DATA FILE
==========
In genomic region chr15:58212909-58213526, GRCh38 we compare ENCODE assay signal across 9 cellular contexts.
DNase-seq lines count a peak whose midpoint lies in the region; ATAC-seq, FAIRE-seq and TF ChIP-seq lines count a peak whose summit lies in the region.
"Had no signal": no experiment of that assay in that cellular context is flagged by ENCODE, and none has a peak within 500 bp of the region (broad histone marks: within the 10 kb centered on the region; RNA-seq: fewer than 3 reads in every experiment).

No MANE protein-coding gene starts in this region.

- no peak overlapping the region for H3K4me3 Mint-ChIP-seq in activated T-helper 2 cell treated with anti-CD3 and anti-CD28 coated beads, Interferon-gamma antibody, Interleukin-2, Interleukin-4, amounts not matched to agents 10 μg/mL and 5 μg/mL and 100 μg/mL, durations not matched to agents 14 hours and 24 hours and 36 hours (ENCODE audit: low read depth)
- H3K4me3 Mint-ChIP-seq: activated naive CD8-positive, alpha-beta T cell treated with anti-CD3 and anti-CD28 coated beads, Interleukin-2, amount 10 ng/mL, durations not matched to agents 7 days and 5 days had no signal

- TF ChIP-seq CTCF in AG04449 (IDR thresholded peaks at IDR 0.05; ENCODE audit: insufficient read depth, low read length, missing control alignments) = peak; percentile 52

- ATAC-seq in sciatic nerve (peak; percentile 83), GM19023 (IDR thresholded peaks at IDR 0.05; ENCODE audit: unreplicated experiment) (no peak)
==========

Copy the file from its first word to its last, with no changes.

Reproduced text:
In genomic region chr15:58212909-58213526, GRCh38 we compare ENCODE assay signal across 9 cellular contexts.
DNase-seq lines count a peak whose midpoint lies in the region; ATAC-seq, FAIRE-seq and TF ChIP-seq lines count a peak whose summit lies in the region.
"Had no signal": no experiment of that assay in that cellular context is flagged by ENCODE, and none has a peak within 500 bp of the region (broad histone marks: within the 10 kb centered on the region; RNA-seq: fewer than 3 reads in every experiment).

No MANE protein-coding gene starts in this region.

- no peak overlapping the region for H3K4me3 Mint-ChIP-seq in activated T-helper 2 cell treated with anti-CD3 and anti-CD28 coated beads, Interferon-gamma antibody, Interleukin-2, Interleukin-4, amounts not matched to agents 10 μg/mL and 5 μg/mL and 100 μg/mL, durations not matched to agents 14 hours and 24 hours and 36 hours (ENCODE audit: low read depth)
- H3K4me3 Mint-ChIP-seq: activated naive CD8-positive, alpha-beta T cell treated with anti-CD3 and anti-CD28 coated beads, Interleukin-2, amount 10 ng/mL, durations not matched to agents 7 days and 5 days had no signal

- TF ChIP-seq CTCF in AG04449 (IDR thresholded peaks at IDR 0.05; ENCODE audit: insufficient read depth, low read length, missing control alignments) = peak; percentile 52

- ATAC-seq in sciatic nerve (peak; percentile 83), GM19023 (IDR thresholded peaks at IDR 0.05; ENCODE audit: unreplicated experiment) (no peak)